Logan High School and Green Canyon took first and second respectively in the state speech and debate championships this year, finishing out a strong season for both teams that may spark a new rivalry.
Four Cache Valley high schools placed at the state competition, including Sky View in sixth place and Ridgeline in 11th.
Green Canyon beat Logan High School in regionals, which Logan High won in 2016 and 2017, Logan High School coach Quentin Unsworth said.
“Last year they won it pretty easily, by about 60 points,” Unsworth said. “They were a little disappointed in how things turned out. I think I was too. But we just tried to focus on putting everything we had toward state.”
He said the Logan High team learned an important lesson from its defeat at regionals and victory at state.
“They were able to learn that one day it may not go so well, but if you put the work in you can turn it around,” Unsworth said.
Unsworth said the team’s victory showed them the power of hard work.
“We compete against a lot of the Salt Lake schools. A lot of those programs are really big,” he said, adding that many have more paid coaches and more support. “I think sometimes the kids see that and think that’s what makes the difference.”
While that would help, Unsworth said, it’s not what really matters.
“It’s about how hard the kids are willing to work,” he said. “That’s the message I keep telling them. It was nice for them to see that they don’t need all of that, necessarily, to win.”
Gordon Peer, debate coach at Green Canyon, said his team is also happy with the season’s outcome. Peer said this was the team’s first year, in addition to being the youngest team in the state.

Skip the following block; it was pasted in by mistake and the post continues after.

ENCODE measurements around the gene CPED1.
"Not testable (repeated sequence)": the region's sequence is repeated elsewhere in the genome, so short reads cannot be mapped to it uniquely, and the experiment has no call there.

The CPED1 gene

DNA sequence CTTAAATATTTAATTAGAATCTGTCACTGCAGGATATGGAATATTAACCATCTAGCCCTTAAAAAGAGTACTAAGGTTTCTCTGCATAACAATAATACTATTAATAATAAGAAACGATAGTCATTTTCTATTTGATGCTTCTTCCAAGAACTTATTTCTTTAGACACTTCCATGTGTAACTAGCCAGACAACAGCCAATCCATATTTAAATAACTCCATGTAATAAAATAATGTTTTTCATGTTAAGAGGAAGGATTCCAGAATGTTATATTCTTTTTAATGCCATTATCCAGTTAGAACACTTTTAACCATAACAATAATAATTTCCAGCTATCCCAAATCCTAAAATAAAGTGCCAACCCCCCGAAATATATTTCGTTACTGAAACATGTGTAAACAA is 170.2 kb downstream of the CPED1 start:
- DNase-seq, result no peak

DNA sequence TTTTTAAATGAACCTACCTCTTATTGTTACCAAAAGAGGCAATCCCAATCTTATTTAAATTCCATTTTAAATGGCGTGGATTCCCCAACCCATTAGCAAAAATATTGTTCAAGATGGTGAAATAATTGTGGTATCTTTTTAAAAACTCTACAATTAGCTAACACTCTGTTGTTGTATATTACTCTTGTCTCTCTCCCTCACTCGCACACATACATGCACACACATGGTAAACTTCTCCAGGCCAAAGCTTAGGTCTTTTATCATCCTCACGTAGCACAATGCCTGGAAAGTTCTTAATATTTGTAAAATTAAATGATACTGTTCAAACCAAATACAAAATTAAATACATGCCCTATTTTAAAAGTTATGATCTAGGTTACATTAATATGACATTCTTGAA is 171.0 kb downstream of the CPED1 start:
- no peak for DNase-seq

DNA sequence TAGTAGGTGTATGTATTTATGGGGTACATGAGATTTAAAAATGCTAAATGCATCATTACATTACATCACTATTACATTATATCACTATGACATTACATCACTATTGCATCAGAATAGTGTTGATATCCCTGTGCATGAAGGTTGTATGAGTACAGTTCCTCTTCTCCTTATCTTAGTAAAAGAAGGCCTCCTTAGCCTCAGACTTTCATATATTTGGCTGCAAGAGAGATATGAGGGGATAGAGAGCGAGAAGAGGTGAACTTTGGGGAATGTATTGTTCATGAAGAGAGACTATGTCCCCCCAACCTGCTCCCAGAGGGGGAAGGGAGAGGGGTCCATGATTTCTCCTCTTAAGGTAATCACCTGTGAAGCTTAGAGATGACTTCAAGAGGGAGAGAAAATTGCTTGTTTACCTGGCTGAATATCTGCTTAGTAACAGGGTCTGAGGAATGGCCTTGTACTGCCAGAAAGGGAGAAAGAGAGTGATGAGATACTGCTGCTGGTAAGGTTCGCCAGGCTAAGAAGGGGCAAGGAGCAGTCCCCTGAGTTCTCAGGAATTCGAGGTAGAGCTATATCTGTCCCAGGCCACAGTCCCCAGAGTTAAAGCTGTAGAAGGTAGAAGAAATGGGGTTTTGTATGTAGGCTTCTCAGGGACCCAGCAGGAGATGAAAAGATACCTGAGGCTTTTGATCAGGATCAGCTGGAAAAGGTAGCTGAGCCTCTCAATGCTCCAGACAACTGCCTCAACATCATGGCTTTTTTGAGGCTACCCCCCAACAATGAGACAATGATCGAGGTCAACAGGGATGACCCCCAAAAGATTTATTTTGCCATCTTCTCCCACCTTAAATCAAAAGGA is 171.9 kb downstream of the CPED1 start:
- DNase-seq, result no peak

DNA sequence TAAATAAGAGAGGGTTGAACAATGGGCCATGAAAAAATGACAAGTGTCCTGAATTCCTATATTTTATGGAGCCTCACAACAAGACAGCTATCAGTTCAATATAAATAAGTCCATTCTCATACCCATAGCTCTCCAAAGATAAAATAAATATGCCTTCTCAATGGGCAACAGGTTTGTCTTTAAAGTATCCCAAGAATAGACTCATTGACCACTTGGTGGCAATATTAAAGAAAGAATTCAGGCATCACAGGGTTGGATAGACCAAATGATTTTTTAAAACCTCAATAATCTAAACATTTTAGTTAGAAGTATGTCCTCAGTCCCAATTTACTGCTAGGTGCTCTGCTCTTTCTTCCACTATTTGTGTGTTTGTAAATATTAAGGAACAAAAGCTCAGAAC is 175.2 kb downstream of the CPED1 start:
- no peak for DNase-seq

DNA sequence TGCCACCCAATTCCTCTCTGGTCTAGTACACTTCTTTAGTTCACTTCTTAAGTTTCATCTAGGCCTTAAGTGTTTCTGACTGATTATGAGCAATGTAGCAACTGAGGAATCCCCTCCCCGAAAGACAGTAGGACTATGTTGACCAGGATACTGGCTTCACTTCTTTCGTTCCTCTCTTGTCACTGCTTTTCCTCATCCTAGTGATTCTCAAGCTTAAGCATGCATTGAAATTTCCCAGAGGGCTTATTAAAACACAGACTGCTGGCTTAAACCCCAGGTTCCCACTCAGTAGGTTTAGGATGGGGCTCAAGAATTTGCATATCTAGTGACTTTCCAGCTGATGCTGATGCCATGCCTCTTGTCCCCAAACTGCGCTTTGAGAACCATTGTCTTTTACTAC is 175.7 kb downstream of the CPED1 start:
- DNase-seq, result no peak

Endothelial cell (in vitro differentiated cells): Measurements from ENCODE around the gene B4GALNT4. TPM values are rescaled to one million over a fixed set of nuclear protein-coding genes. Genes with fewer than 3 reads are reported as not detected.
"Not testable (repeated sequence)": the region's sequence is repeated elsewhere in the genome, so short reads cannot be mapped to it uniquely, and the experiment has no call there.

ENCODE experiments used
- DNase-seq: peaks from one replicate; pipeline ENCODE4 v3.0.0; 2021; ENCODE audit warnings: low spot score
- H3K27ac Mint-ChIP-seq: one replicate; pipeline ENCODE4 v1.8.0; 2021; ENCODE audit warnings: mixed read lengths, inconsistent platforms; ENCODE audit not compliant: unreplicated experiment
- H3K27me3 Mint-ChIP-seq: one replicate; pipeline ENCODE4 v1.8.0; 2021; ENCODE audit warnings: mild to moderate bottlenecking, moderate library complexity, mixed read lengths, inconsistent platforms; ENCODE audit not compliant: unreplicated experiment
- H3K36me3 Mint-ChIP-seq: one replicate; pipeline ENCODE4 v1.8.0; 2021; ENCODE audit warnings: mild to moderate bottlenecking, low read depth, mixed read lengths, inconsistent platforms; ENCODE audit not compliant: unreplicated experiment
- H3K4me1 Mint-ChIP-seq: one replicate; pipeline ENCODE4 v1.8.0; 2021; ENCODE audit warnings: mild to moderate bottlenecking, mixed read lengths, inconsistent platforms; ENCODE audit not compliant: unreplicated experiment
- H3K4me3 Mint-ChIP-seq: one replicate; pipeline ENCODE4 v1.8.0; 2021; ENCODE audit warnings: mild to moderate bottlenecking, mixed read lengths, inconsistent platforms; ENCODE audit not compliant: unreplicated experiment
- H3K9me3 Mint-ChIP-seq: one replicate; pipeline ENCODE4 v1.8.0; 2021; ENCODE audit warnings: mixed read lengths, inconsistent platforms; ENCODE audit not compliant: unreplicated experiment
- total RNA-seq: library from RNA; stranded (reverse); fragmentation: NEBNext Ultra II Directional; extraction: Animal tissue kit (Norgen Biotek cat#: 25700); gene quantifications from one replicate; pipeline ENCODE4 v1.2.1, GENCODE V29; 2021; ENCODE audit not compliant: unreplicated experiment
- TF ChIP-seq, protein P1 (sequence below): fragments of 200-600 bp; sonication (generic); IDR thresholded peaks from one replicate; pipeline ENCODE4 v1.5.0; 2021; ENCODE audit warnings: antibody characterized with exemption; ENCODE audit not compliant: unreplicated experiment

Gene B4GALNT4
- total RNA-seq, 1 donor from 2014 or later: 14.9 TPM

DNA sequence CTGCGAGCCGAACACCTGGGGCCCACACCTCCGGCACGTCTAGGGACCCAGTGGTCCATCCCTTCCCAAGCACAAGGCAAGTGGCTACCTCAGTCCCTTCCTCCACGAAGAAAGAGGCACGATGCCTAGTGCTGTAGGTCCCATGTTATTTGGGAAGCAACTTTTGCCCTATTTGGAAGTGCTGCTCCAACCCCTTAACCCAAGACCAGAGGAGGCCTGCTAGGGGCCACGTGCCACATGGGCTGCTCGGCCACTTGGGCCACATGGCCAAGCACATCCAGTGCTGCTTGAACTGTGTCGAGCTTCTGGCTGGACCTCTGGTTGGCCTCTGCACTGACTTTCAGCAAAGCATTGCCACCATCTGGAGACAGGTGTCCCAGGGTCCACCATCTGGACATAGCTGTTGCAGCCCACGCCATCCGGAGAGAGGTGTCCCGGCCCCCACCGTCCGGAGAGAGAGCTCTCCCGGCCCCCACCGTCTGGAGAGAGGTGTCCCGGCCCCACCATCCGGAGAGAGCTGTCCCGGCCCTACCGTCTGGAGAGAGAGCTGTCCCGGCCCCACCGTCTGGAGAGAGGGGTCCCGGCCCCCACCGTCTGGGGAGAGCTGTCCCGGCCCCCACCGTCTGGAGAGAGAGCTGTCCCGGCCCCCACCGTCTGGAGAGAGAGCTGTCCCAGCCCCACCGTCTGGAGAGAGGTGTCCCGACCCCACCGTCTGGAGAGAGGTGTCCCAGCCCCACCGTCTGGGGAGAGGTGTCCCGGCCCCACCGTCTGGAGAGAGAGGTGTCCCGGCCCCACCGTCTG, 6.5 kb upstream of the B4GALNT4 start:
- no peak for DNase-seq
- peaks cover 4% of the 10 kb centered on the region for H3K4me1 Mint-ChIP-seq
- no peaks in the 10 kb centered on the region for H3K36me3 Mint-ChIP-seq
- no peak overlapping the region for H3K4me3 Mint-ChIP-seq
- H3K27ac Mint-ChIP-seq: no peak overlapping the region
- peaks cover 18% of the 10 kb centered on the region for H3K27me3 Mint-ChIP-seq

“Our average age is 14 and a half,” Peer said.
Their victory at regionals and second-place win at state made for a strong start, Peer said. Peer was named the 4A speech and debate Coach of the Year by the Utah High School Activities Association.
“It’s a testament to the kids,” Peer said. “They dug in and started to attack these varsity kids in the valley and the state in a way I’ve never seen.”
Unsworth said his team welcomes the competition.
“They’re going to be really powerful, and I think it’s a good thing that they’re in our area,” Unsworth said. “I think it drives both programs. I know they bring out the best in my kids, and I hope that my kids bring out the best in them.”
Competing in debate teaches students some of the skills that help them succeed in life, Unsworth said.
“I think a lot of kids kind of view it as that geeky activity, and I guess it is to a certain degree,” he said. “But you know, geeks and nerds rule the world.”